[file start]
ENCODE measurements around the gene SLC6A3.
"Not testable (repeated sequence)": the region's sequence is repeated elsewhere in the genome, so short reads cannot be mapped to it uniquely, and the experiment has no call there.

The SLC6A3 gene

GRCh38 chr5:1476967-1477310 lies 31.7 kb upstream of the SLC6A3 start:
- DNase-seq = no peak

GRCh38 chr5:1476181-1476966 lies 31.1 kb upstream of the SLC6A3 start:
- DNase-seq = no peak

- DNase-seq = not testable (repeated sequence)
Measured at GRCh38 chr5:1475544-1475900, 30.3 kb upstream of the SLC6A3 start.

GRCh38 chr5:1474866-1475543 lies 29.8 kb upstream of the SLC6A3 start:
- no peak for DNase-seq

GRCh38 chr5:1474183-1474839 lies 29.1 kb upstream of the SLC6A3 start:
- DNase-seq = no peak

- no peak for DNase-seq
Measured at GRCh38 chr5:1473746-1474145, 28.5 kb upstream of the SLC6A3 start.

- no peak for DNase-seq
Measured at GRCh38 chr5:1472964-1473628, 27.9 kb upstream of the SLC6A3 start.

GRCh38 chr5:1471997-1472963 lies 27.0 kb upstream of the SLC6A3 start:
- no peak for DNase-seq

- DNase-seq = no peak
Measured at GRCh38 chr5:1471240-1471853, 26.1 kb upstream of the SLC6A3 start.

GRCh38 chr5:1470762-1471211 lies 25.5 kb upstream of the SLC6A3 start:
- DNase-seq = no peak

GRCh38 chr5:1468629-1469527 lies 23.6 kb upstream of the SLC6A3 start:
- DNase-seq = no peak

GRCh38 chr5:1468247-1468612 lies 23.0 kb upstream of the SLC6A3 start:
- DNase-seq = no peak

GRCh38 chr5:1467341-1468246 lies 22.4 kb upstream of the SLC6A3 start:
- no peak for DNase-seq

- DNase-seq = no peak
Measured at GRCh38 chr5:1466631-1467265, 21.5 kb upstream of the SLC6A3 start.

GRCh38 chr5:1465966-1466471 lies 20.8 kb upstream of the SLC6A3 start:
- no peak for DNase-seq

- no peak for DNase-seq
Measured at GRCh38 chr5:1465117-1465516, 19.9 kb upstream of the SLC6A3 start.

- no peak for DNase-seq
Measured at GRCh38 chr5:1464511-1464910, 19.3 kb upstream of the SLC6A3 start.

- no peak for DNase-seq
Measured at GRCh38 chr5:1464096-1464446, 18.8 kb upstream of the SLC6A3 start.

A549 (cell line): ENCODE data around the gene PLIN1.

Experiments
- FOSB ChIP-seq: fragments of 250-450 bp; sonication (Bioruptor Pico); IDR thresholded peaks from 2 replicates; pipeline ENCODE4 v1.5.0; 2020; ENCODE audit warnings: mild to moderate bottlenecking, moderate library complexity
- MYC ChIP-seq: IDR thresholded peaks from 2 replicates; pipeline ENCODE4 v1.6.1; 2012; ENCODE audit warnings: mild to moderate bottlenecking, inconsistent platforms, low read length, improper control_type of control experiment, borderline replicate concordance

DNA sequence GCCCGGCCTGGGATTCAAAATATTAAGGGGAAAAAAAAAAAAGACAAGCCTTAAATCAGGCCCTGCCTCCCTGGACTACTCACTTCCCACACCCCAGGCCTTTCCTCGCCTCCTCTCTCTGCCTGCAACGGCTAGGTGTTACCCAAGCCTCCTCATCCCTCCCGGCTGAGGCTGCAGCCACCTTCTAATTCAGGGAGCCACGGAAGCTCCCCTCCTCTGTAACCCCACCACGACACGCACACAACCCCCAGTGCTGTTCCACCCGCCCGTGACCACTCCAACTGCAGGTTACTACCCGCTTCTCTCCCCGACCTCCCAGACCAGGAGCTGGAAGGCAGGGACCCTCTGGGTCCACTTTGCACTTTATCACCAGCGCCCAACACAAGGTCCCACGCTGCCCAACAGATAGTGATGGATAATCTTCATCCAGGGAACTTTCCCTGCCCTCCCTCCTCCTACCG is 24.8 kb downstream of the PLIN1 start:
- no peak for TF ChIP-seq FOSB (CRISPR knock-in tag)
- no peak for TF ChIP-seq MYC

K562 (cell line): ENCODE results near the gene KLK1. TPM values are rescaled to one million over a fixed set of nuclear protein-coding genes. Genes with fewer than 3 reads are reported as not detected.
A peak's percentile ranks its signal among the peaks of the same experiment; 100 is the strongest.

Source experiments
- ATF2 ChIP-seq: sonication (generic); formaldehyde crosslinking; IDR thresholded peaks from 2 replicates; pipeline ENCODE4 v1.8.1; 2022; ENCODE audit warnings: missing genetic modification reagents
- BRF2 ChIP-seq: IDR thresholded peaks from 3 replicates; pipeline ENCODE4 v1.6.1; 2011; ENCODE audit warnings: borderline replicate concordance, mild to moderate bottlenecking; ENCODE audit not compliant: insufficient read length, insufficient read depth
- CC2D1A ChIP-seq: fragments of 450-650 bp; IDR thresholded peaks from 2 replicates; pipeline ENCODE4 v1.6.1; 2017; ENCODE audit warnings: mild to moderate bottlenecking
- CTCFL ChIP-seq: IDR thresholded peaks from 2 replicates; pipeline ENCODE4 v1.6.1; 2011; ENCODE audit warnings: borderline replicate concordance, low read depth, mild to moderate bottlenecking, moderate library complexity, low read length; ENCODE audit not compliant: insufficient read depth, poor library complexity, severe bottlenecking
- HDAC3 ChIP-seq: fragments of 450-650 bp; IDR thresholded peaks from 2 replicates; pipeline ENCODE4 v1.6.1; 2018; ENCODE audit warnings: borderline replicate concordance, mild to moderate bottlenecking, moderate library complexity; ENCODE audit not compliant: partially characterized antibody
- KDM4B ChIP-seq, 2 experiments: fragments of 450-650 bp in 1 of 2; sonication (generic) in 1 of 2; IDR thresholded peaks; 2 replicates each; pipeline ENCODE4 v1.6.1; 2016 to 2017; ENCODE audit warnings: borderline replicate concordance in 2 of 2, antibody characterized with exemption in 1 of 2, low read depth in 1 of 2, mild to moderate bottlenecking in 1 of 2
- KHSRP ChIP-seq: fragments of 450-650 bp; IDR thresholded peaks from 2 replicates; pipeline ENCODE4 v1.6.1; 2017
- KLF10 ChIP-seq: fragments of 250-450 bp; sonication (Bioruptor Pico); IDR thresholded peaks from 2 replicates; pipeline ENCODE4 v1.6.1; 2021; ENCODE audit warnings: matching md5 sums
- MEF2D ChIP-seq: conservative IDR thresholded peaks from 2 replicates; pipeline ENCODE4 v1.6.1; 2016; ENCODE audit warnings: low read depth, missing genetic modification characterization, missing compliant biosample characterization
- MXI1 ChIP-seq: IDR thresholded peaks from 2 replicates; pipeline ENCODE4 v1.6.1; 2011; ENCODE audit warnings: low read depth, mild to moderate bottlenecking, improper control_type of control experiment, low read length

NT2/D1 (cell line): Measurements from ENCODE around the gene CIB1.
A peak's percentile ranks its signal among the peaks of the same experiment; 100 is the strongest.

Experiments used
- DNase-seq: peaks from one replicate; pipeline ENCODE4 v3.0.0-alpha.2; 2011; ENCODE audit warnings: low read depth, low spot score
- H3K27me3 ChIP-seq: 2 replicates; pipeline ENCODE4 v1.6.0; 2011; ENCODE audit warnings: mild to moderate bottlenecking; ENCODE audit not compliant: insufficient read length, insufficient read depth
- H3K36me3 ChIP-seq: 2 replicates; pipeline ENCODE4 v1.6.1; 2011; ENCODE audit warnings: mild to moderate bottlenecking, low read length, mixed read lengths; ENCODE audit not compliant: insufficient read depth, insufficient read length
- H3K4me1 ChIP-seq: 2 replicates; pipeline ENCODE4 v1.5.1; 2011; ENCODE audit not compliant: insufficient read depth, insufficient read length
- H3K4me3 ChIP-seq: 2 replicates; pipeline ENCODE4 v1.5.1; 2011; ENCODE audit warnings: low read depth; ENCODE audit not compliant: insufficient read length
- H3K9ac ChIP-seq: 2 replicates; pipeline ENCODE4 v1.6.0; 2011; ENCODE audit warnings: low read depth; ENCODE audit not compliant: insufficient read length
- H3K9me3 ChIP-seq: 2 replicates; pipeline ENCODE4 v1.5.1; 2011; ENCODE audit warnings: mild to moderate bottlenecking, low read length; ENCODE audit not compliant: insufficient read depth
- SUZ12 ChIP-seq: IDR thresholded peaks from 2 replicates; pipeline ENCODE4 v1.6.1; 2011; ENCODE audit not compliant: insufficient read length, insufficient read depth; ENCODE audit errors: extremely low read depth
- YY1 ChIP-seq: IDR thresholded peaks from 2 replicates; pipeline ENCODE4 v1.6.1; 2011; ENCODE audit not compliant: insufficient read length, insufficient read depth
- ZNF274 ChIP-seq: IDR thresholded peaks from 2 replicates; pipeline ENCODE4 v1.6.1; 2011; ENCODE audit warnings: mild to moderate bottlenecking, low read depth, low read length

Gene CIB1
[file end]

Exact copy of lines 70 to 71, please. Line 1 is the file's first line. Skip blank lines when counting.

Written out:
- SUZ12 ChIP-seq: IDR thresholded peaks from 2 replicates; pipeline ENCODE4 v1.6.1; 2011; ENCODE audit not compliant: insufficient read length, insufficient read depth; ENCODE audit errors: extremely low read depth
- YY1 ChIP-seq: IDR thresholded peaks from 2 replicates; pipeline ENCODE4 v1.6.1; 2011; ENCODE audit not compliant: insufficient read length, insufficient read depth